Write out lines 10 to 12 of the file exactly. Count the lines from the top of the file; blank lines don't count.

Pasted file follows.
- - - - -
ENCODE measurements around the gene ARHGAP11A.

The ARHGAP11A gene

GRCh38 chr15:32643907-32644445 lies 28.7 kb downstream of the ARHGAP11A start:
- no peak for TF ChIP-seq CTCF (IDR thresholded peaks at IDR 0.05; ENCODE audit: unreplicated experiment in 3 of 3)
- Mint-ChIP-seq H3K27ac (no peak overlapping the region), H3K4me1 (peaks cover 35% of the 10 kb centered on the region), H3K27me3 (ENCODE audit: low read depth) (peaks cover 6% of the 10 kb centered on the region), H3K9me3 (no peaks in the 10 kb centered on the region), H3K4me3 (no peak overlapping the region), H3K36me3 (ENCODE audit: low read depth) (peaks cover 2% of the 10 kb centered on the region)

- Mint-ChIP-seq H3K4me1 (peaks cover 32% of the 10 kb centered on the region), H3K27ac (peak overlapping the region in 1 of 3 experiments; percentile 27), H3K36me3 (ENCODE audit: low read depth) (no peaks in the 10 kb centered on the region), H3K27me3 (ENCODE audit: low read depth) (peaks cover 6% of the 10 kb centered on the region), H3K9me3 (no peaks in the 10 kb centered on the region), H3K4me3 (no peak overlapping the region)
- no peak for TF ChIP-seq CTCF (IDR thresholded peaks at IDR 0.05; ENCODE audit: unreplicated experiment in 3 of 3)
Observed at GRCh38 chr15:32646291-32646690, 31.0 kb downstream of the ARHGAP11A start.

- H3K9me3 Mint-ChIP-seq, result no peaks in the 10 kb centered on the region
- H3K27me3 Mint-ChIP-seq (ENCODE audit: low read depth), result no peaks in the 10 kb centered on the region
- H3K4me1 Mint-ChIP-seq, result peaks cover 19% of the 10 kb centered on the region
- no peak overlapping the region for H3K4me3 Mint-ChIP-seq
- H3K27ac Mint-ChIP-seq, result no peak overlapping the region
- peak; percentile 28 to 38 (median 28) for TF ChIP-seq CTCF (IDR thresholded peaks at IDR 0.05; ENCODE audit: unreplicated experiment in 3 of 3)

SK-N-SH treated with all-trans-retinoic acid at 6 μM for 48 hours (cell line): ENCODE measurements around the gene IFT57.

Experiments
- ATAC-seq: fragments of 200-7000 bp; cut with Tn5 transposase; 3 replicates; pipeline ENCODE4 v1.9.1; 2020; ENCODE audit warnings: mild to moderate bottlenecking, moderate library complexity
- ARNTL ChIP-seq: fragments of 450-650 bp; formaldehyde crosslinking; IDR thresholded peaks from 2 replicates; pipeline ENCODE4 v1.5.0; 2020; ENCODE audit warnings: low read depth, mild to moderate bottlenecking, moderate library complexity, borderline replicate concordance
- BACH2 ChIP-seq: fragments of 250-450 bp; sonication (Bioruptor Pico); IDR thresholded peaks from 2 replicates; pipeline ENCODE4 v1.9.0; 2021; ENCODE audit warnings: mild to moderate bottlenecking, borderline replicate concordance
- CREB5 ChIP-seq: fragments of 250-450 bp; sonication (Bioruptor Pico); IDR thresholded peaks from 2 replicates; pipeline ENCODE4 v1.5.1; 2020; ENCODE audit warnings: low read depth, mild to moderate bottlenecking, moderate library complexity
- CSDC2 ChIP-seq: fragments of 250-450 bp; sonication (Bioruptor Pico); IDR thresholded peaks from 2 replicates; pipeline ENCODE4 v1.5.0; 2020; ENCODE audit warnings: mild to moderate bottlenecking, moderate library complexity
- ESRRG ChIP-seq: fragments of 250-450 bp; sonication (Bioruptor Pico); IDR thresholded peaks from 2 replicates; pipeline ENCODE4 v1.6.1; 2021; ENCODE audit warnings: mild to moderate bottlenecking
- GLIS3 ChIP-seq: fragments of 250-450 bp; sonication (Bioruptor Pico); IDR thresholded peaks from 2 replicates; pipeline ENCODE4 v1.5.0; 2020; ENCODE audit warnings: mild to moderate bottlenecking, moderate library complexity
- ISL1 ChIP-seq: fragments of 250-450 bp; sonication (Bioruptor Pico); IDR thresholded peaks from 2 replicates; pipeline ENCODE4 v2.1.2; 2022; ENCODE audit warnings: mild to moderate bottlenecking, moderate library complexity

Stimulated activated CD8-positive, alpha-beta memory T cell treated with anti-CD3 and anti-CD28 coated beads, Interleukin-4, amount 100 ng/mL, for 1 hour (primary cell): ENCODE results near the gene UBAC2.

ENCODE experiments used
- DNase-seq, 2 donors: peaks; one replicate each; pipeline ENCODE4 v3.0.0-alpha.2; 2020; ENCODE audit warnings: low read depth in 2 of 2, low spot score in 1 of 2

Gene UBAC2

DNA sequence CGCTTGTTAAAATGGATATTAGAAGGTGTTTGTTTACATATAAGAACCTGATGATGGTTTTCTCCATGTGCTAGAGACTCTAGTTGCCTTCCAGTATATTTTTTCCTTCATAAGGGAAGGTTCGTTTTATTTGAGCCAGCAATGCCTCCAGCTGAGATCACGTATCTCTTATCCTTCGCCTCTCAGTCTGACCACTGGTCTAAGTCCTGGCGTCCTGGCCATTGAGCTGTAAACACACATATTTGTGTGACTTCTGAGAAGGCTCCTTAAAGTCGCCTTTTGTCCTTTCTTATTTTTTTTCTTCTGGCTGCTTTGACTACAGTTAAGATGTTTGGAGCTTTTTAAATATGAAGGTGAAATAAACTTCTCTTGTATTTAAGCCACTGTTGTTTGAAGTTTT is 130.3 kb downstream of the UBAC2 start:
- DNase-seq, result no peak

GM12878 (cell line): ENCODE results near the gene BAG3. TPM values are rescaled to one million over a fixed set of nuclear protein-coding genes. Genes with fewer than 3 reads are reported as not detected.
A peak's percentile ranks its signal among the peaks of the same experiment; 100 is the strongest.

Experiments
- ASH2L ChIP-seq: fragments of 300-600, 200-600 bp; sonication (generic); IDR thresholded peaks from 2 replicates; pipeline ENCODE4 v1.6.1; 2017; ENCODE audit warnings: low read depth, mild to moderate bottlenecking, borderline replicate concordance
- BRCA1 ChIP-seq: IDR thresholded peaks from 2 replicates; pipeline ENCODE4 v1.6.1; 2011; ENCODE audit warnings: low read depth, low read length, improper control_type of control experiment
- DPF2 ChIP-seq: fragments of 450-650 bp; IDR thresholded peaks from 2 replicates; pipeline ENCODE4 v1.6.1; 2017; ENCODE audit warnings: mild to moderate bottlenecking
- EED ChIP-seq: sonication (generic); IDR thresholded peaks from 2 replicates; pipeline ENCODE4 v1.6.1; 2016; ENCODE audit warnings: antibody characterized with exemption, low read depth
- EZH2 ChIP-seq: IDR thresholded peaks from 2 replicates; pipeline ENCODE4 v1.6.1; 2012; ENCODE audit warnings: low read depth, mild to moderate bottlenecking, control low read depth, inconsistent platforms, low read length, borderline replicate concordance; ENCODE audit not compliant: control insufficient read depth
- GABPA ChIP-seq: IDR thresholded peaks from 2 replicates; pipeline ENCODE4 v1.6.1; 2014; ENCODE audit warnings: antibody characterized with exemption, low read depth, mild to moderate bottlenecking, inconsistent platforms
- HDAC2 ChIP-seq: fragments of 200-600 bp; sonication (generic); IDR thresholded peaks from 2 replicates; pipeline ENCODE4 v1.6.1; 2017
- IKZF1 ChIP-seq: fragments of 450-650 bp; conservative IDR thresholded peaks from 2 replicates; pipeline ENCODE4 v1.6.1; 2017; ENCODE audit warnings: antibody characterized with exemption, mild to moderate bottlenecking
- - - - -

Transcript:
- H3K27me3 Mint-ChIP-seq (ENCODE audit: low read depth), result no peaks in the 10 kb centered on the region
- H3K4me1 Mint-ChIP-seq, result peaks cover 19% of the 10 kb centered on the region
- no peak overlapping the region for H3K4me3 Mint-ChIP-seq